Let's take a closer look. As the air-fuel mixture is ignited by the spark plug, a flame front propagates from the spark plug. The now-burning mixture raises the cylinder pressure and temperature, peaking at some point in the combustion process.
The turbocharger increases the density of the air resulting in a denser mixture. The denser mixture raises the peak cylinder pressure, therefore increasing the probability of knock. As the AFR is leaned out, the temperature of the burning gases increases, which also increases the probability of knock. This is why it is imperative to run richer AFR on a boosted engine at full load. Doing so will reduce the likelihood of knock, and will also keep temperatures under control.
There are actually three ways to reduce the probability of knock at full load on a turbocharged engine: reduce boost, adjust the AFR to richer mixture, and retard ignition timing. These three parameters need to be optimized together to yield the highest reliable power.
Gas Consumption and mixed performance rates.
Lpg is 'propane an butane ' Propane is good ( figures are out of my head... not exact)
Propane is high octain (better than petrol) 105 octain Boiling point -20 Butane (conciderd a filler ) low octain, boiling point 0 Both are what makes up lpg ..
In Seasonal Countries such as Australia the mix is 60% propane , 40% butane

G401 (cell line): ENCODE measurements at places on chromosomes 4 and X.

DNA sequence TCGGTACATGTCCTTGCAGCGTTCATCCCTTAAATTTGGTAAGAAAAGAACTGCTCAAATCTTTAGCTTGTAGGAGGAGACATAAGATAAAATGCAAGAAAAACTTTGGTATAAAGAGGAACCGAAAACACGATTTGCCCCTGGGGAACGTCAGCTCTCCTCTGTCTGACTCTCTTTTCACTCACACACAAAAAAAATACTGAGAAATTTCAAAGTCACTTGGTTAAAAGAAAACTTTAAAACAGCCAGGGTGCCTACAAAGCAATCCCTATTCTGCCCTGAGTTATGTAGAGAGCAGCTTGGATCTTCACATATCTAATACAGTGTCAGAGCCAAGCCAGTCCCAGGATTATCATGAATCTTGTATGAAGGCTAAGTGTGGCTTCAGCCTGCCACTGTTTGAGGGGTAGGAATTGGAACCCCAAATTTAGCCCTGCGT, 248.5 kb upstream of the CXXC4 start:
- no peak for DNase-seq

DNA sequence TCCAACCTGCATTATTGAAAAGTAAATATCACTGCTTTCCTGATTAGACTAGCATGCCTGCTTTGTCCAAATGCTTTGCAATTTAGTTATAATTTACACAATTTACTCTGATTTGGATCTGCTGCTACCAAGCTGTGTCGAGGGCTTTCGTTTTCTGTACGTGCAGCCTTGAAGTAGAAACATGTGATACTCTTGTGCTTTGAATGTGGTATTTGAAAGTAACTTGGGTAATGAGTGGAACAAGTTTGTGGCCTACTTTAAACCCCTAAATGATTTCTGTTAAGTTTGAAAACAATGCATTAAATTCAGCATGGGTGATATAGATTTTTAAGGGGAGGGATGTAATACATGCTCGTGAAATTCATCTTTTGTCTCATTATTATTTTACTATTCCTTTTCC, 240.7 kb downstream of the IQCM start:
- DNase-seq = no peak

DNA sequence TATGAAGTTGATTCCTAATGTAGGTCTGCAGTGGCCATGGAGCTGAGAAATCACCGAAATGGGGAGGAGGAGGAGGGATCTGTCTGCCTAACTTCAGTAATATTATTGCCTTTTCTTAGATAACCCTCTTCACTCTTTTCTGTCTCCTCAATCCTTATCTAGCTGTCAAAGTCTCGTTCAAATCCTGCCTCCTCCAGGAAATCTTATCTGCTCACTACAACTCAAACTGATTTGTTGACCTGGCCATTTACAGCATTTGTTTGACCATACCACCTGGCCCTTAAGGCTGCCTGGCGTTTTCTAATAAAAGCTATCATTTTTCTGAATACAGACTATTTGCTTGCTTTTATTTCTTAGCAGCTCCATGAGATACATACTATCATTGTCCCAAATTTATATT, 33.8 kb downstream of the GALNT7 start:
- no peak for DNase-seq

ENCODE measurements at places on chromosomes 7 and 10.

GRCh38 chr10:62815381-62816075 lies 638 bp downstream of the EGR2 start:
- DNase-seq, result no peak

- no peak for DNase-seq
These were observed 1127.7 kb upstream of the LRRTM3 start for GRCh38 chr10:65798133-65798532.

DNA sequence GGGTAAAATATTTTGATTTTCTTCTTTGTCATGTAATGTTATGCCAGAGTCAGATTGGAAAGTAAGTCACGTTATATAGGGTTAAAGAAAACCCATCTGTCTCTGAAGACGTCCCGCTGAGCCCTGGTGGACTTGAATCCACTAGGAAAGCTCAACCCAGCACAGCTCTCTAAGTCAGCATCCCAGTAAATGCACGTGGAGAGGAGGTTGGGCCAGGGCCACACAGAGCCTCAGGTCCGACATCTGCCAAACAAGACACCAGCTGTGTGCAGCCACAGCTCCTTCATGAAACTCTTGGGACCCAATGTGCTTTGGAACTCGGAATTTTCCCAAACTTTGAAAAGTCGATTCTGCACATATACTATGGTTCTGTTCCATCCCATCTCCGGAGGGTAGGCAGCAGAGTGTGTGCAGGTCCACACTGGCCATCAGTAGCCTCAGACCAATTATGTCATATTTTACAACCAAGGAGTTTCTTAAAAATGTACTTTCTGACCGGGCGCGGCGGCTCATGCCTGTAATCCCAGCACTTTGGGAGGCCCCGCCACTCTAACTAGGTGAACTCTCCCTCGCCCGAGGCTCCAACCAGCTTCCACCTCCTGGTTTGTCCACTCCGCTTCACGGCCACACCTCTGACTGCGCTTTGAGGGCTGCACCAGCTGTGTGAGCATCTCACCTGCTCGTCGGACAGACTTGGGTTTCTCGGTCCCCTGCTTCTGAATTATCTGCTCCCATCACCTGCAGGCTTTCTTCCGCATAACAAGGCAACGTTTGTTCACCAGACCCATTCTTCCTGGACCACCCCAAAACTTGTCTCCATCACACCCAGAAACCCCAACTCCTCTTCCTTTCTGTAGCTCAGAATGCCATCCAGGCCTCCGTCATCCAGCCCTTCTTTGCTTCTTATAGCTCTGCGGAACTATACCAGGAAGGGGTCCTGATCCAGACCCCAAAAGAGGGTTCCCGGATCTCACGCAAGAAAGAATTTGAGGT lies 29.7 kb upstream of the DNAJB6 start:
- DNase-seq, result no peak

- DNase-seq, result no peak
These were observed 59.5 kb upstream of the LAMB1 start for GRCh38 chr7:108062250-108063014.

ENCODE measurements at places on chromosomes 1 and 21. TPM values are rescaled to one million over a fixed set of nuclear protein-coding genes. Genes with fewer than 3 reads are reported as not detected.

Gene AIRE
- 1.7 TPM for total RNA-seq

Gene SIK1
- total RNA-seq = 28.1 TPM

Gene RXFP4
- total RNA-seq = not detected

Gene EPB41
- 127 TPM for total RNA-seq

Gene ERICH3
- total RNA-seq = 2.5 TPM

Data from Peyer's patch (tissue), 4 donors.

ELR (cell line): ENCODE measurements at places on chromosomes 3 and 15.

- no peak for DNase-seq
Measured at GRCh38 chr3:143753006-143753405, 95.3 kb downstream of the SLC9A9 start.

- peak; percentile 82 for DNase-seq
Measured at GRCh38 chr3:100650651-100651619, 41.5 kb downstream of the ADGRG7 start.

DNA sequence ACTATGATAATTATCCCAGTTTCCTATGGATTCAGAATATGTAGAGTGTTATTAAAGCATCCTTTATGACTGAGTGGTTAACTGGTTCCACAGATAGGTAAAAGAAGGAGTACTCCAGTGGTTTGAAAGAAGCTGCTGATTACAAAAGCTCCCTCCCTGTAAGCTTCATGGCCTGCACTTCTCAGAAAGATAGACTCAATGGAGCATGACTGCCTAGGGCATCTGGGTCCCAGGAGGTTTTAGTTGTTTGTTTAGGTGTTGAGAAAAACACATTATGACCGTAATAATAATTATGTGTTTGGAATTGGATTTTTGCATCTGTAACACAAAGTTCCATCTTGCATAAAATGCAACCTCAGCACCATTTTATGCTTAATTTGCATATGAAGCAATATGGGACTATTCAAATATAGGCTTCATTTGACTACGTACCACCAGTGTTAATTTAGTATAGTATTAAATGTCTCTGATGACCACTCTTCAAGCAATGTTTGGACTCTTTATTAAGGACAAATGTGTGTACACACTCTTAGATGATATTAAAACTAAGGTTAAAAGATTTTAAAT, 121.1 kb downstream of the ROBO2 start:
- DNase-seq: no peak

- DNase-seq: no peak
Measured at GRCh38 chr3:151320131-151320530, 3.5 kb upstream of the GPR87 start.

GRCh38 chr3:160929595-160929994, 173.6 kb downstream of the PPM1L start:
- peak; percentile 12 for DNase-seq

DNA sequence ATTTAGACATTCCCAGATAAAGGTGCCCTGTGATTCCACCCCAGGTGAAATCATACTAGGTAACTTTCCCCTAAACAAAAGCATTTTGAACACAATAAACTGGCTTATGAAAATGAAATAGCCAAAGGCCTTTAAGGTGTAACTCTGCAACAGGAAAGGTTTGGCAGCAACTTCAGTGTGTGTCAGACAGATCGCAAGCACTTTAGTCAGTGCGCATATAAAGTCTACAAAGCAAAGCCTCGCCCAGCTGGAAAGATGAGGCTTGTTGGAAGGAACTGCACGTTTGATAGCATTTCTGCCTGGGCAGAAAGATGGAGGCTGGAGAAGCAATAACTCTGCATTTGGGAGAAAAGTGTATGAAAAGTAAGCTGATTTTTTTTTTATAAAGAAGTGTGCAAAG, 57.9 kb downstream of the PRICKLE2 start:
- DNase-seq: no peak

in WINTER 40% propane, 60% butane in summer
This changes due to cold snaps.. When servo refills. .. How much we sell to northern hemisphere during their cold snaps ..
If you could run on a stable mix it would work but it is constantly changing every time you fill up...
Hydrogen supplementation can improve this variable in air oxygen densities caused by altitude and or cold weather.
Change in summer / winter in Australia is due to cold weather in country
(if you have to much butane in winter your car won't run, run properly. .. )
Every year when moving into winter (in my business ) This happens. .. trace back to service station/gas stations
that still has summer gas blend.
Get them to fill at another servo an car is good... this was very common, and became the first question ' were did you fill' .
Provided By Damien Colburn a Experience Lpg Technician in Australia.
Making Hydrogen Fuel on Demand is Easy
The Key to making yeild and enough gas is knowing your equipment, Stan Meyers Methods and
Controlling the Vacuum and Gases for distribution and injection after they are made.
For more PLease see the DIY Guide